Good Day Care Was Once a Feminist Priority, and It Should Be Again

Good Day Care Was Once a Feminist Priority, and It Should Be Again

In the above-linked article from writer Noah Berlatsky for The Atlantic, I learned about the 1971 Child Development Act (CDA), which would have established federally funded community centers.  Berlatsky references Jonathan Cohn’s article about the inadequacies of American day care in The New Republic, which I blogged about on April 15, to launch the question:  Where the hell is “the left in general, and feminists in particular,” on the issue of safe, well-regulated, subsidized, affordable daycare for all?  One can almost hear the shock in his voice since, as he tells us, this issue is a “massive, dangerous, crushing problem that affects the lives of the vast majority of mothers in the United States.”

Apparently, the movement for strongly supported child care reform lost steam for several reasons, the biggest of which was that President Nixon vetoed the CDA, despite the fact that it passed the Senate 63 to 17.  Berlatsky gives us the following quote from feminist historian Christine Stansell’s book The Feminist Promise: 1782 to the Present:

A coalition of Protestant evangelicals and the John Birch Society materialized—out of thin air, it seemed—in a full-out campaign against the bill. Conservative columnist James Kilpatrick rose to the attack, charging that the CDA was designed “to Sovietize our youth… This bill contains the seeds for destruction of Middle America.” It was a departure from the right’s obsession with Communist subversion and the evils of integration . Nixon, looking to appease the far right wing of the Republican Party in the wake of his newly initiated policy of détente with China, vetoed the bill after initially giving it his full support. His stand against “government interference” in the family meshed nicely with his opposition to “government interference” in segregated schools.

I won’t get into the other reasons that Berlatsky pens about, but suffice it to say that his article prompted me to think about what role government has in the family.  From what I have observed in my 20-plus years as a speech therapist and 17 years as a parent, I believe government should provide assistance to the family in the early years of a child’s life, to insure that it won’t have to get involved, and thereby save money, later by way of Title 1 classrooms, special education and resource services in the public education system, high school drop-out retention programs, government-funded programs to reduce teen and unplanned pregnancy, U.S. government assistance and grant programs, prisons and much, much more.  If the United States had a safe, accessible, and affordable day care system, children from low-, middle- and high-income families would be more likely than they are now to receive the crucial language, emotional, social and sensory skills they need to be successful in school and life.  Socio-economic lines would blur for the good of every child, parent, family and community as babies born today were given the same start in life with regard to school readiness skills, health and development.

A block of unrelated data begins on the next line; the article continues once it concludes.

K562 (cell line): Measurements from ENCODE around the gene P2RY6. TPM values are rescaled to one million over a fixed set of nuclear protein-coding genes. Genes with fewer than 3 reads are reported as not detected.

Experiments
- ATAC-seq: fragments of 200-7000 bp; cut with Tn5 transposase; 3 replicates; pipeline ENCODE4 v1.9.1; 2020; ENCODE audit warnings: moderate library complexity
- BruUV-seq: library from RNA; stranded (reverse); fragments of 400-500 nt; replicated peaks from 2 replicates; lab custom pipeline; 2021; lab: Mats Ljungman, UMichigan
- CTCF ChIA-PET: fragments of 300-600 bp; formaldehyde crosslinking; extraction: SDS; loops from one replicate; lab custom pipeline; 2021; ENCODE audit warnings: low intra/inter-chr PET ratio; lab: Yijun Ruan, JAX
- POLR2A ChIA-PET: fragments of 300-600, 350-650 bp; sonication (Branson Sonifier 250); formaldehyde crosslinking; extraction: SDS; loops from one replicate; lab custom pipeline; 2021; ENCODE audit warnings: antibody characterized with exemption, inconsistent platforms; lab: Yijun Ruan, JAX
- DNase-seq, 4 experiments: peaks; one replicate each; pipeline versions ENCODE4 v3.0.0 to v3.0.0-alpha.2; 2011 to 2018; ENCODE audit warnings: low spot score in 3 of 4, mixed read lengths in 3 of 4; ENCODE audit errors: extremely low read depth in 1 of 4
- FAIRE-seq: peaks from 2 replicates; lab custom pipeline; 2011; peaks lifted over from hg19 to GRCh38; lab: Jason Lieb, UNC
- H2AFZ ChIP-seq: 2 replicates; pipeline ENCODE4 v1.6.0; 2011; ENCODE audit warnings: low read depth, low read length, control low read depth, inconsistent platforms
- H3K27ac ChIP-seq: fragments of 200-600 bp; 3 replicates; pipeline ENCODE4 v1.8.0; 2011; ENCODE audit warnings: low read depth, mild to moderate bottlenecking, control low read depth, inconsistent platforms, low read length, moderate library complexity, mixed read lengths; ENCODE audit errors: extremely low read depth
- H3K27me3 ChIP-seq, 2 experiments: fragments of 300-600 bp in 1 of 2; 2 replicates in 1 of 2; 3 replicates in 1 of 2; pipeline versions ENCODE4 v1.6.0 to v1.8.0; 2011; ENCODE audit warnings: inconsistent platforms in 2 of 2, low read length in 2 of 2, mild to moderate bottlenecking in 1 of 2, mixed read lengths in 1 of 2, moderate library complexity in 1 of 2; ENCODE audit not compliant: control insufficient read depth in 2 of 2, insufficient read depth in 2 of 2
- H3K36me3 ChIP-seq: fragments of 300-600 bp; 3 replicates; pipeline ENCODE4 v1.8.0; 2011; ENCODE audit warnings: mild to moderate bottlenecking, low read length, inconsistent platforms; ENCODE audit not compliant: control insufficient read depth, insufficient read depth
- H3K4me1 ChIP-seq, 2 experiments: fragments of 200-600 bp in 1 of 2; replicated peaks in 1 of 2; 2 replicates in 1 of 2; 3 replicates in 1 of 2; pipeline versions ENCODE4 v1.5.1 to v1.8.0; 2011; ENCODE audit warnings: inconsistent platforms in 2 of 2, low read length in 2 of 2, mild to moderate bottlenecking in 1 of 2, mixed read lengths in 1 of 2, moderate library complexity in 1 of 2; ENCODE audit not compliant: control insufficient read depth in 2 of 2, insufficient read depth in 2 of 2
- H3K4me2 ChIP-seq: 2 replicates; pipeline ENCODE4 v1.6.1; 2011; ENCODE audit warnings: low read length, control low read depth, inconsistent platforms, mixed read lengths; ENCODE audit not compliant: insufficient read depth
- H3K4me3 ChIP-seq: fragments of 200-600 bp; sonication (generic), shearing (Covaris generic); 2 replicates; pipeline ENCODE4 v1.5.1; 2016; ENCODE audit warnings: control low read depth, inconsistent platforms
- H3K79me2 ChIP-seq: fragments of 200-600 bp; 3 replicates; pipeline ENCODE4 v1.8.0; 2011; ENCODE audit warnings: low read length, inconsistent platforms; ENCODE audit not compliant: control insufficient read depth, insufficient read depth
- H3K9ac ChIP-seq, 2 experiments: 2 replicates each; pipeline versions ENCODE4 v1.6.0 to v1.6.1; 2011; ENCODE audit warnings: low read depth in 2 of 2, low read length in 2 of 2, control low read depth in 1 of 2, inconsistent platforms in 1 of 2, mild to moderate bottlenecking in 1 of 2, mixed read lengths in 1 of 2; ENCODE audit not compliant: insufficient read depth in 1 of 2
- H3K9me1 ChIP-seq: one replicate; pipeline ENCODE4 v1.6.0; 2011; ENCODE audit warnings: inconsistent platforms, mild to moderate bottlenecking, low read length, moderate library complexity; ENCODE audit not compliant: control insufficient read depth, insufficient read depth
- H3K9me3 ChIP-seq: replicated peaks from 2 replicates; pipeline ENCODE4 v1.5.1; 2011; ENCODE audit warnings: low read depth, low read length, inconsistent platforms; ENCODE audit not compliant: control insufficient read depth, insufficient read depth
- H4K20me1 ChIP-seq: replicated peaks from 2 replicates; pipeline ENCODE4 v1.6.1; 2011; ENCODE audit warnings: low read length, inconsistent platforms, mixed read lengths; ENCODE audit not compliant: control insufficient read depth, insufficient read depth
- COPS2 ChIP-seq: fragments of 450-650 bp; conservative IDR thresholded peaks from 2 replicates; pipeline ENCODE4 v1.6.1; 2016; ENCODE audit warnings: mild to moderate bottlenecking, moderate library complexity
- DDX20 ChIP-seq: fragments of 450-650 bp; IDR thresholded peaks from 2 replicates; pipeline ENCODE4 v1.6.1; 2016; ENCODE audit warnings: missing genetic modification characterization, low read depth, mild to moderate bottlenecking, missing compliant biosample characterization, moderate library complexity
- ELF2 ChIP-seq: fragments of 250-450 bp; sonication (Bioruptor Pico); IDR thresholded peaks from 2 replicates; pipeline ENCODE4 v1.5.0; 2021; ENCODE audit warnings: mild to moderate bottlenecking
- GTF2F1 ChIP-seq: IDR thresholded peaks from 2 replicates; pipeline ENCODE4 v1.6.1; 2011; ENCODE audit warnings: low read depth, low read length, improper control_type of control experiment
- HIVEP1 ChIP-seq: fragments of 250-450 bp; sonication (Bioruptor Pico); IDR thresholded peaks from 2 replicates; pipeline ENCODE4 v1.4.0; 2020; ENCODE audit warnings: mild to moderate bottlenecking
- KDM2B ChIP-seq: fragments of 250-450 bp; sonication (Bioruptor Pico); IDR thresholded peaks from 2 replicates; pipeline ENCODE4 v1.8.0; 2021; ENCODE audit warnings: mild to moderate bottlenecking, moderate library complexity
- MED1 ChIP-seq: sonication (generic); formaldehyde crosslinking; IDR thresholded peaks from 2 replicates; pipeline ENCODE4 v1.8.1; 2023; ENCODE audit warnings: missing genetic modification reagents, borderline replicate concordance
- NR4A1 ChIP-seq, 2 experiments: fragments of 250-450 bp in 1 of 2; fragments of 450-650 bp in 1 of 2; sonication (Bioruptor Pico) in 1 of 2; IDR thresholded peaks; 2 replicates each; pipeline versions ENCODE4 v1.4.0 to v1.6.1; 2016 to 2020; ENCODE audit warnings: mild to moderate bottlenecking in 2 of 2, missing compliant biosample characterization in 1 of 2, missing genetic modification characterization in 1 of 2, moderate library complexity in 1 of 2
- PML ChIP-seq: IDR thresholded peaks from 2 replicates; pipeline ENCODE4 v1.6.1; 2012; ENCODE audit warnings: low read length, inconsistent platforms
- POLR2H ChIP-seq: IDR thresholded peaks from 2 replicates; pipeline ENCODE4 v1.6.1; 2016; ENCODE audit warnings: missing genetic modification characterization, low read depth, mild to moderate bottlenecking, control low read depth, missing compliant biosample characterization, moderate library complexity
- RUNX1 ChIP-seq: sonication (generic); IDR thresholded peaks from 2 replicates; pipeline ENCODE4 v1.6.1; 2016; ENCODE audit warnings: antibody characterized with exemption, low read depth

Within one generation, our society could look vastly different.  Babies and toddlers who attended high-quality, government-funded day care settings would receive the hard-wiring their brains need to become successful students and human beings.  Parents would be able to work consistently without worrying about their child’s safety or skills development because a public child care system would be well-regulated.  Government-subsidized, affordable care would mean parents would have more money to spend, and the economy would receive a huge boost.  Most importantly in my mind, however, is that the babies and toddlers who received what they needed right from the start would grow up to become parents themselves  and would have the skills necessary to do the job.  The cycle would naturally perpetuate itself as these babies-turned-into-parents would then raise children who would also be able to parent successfully, just as it happens in most middle- and high-income families.  Within a generation or two, the need for government-subsidized child care would likely decrease as our society blossomed and flourished.  Until then, the United States government will continue to dump billions of dollars into picking up the pieces down the line in the life of children and families who didn’t get what they needed from the start, and poverty will continue to be a major issue in our country.  

It’s time for the United States government to put the money and effort into being proactive rather than reactive when it comes to children and families.  This will be a victory for all of us.

 

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